What kind of message does this send to the potential workers we’re crying out for? It’s always the bad news that gets the attention, and we need to confront this behaviour when we hear about it, not just shrug and accept it. We need to speak up and make sure the positive experiences – the overwhelming majority – are what the backpackers talk about when they get home.

As you’re aware, there is no union in Australian agriculture - and I’m not suggesting there should be one - but these backpackers have nobody to report to, no system to rely on. They have no protection. They need our help – we can spread the word about the good bosses, the great farms to work on, and we can insist on a set of standards.

This is yet another case of a rotten few spoiling it for the lot as I’ve also met backpackers and farmers that are very happy with each other. They may not be paid much, but are respected and the experience is mutually beneficial.

One guy I’m working with now up in Queensland came for his 88 days eight months ago. Liam loves the farm, the life, the job and the country. He’s been looked after well and he’ll apply for permanent residency soon. I bet there’s a few more of them sitting in that growing figure of more than 33,000 backpackers who worked on Aussie farms last year.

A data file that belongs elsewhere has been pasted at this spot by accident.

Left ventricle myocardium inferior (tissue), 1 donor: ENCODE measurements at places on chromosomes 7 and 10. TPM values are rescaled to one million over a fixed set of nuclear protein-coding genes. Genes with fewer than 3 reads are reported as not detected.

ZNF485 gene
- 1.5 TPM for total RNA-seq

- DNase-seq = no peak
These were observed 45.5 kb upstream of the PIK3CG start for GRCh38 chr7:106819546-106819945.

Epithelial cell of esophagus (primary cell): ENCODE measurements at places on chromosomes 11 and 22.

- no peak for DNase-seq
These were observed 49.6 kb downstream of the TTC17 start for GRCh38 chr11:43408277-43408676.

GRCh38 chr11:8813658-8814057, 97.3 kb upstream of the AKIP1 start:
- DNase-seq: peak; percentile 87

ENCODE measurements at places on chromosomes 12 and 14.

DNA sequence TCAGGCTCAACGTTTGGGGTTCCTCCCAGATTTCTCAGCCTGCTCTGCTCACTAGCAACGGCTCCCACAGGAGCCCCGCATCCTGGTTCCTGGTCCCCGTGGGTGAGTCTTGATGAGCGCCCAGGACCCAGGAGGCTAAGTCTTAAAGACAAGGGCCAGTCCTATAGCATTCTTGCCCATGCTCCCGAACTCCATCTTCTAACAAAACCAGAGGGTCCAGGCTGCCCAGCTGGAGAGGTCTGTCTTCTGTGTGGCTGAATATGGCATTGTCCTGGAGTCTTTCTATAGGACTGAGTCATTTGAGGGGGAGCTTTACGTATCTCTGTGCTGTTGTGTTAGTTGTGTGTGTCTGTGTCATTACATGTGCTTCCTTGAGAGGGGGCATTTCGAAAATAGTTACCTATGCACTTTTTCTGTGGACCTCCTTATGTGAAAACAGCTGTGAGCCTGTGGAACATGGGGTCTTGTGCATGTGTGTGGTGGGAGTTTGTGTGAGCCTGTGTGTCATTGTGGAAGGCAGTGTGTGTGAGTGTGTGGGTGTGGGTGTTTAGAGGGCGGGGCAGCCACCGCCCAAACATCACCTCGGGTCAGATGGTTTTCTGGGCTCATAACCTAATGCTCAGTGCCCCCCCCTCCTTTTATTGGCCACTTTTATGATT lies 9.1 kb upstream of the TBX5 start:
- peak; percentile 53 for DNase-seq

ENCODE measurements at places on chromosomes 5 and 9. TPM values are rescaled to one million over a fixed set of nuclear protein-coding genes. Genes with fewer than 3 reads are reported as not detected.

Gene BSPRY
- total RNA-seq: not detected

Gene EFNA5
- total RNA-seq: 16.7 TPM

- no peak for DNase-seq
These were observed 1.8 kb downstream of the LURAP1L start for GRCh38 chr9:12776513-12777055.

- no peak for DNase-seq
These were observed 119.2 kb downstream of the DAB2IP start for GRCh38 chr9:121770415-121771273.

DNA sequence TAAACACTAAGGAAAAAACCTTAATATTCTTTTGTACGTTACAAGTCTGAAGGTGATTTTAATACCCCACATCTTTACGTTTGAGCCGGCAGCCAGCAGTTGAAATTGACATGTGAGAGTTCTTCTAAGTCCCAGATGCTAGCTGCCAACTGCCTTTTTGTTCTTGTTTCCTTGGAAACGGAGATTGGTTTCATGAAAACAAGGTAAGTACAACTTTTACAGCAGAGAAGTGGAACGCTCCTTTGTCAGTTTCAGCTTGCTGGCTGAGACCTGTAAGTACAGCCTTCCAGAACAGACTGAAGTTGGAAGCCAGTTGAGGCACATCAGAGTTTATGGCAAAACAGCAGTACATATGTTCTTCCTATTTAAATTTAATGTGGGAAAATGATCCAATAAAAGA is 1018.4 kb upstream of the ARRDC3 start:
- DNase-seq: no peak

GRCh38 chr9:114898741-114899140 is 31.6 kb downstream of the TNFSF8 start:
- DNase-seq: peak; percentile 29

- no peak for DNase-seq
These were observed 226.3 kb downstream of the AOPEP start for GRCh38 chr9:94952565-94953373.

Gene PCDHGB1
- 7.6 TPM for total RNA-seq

But stories like Michael’s and Fabian’s can’t be swept under the carpet - this potential injection of labour could be fantastic for an industry crying out for more hands, but horror stories don’t just damage our reputation, they could potentially undermine our agricultural productivity if willing workers are scared off by such dire treatment.

We need to address this ‘rogue’ behaviour – and meanwhile promote the overwhelmingly positive experiences most iterant workers have.

So as I asked at the start, what would you do? Telling positive stories doesn’t fix or choke out the negative experiences. Should we create a register of the good employers, where they can be rated by workers? Do we need an online guide or database for job hunters? Or do we need to shoot higher and initiate some government or legislative changes to put us back on the map as a positive, friendly and fair country in the minds of those who come here to experience the “Lucky Country”?

Sam Trethewey

Sam Trethewey

grew up farming down south and now commentates on agriculture across Australia